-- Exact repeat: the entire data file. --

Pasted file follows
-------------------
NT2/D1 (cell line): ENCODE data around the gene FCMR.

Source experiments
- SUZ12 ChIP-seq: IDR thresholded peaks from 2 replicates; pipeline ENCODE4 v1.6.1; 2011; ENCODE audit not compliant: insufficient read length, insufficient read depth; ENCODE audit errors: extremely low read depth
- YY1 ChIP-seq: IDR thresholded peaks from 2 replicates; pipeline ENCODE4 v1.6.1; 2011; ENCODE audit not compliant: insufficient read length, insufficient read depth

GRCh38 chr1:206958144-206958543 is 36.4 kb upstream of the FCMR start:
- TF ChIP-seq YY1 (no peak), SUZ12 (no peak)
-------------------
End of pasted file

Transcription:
NT2/D1 (cell line): ENCODE data around the gene FCMR.

Source experiments
- SUZ12 ChIP-seq: IDR thresholded peaks from 2 replicates; pipeline ENCODE4 v1.6.1; 2011; ENCODE audit not compliant: insufficient read length, insufficient read depth; ENCODE audit errors: extremely low read depth
- YY1 ChIP-seq: IDR thresholded peaks from 2 replicates; pipeline ENCODE4 v1.6.1; 2011; ENCODE audit not compliant: insufficient read length, insufficient read depth

GRCh38 chr1:206958144-206958543 is 36.4 kb upstream of the FCMR start:
- TF ChIP-seq YY1 (no peak), SUZ12 (no peak)